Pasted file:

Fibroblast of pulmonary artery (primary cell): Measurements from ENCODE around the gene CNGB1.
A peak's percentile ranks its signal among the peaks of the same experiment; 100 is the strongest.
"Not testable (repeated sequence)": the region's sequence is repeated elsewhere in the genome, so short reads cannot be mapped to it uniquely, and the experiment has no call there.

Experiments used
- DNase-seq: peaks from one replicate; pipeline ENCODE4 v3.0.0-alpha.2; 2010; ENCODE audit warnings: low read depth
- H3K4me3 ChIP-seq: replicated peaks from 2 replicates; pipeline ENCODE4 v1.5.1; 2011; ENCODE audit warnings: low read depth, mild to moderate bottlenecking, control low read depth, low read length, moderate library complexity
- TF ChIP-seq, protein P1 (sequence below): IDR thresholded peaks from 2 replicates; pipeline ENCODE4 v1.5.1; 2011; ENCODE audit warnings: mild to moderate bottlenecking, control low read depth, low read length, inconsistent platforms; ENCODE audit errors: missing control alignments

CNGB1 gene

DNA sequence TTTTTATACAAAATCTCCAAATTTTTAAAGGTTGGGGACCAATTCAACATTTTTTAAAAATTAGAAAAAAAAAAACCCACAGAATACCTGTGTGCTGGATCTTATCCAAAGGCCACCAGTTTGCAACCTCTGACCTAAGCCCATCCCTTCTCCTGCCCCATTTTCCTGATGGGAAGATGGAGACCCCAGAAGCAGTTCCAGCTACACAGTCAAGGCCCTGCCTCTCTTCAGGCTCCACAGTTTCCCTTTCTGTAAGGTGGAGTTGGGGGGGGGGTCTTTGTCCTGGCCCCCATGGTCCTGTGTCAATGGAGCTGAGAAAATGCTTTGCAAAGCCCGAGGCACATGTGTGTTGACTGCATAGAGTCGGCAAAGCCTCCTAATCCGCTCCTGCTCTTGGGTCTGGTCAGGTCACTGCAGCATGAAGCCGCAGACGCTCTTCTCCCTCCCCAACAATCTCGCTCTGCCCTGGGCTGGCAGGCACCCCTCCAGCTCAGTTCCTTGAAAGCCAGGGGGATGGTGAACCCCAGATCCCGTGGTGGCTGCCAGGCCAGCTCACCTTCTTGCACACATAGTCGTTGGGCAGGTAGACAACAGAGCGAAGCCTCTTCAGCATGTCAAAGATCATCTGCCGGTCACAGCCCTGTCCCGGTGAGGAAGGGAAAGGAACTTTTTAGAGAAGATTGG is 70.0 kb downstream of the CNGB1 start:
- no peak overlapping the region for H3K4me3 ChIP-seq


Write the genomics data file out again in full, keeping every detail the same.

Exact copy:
Fibroblast of pulmonary artery (primary cell): Measurements from ENCODE around the gene CNGB1.
A peak's percentile ranks its signal among the peaks of the same experiment; 100 is the strongest.
"Not testable (repeated sequence)": the region's sequence is repeated elsewhere in the genome, so short reads cannot be mapped to it uniquely, and the experiment has no call there.

Experiments used
- DNase-seq: peaks from one replicate; pipeline ENCODE4 v3.0.0-alpha.2; 2010; ENCODE audit warnings: low read depth
- H3K4me3 ChIP-seq: replicated peaks from 2 replicates; pipeline ENCODE4 v1.5.1; 2011; ENCODE audit warnings: low read depth, mild to moderate bottlenecking, control low read depth, low read length, moderate library complexity
- TF ChIP-seq, protein P1 (sequence below): IDR thresholded peaks from 2 replicates; pipeline ENCODE4 v1.5.1; 2011; ENCODE audit warnings: mild to moderate bottlenecking, control low read depth, low read length, inconsistent platforms; ENCODE audit errors: missing control alignments

CNGB1 gene

DNA sequence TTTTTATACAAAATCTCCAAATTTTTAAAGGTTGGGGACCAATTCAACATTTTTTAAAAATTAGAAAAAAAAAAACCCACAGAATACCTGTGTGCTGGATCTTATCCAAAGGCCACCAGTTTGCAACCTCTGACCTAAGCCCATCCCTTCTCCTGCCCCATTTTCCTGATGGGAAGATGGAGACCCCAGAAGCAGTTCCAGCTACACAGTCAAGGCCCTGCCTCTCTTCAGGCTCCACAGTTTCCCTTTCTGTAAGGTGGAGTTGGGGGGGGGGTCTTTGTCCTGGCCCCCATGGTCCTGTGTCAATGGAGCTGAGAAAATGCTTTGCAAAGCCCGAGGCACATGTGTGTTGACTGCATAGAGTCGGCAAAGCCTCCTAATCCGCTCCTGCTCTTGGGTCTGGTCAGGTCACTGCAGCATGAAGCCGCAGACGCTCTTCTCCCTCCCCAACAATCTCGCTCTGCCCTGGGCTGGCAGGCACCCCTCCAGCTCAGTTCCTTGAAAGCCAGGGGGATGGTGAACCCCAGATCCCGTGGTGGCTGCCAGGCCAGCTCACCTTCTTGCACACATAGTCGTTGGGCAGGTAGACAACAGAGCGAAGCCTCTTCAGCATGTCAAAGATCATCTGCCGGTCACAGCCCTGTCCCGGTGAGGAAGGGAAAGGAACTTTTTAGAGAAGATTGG is 70.0 kb downstream of the CNGB1 start:
- no peak overlapping the region for H3K4me3 ChIP-seq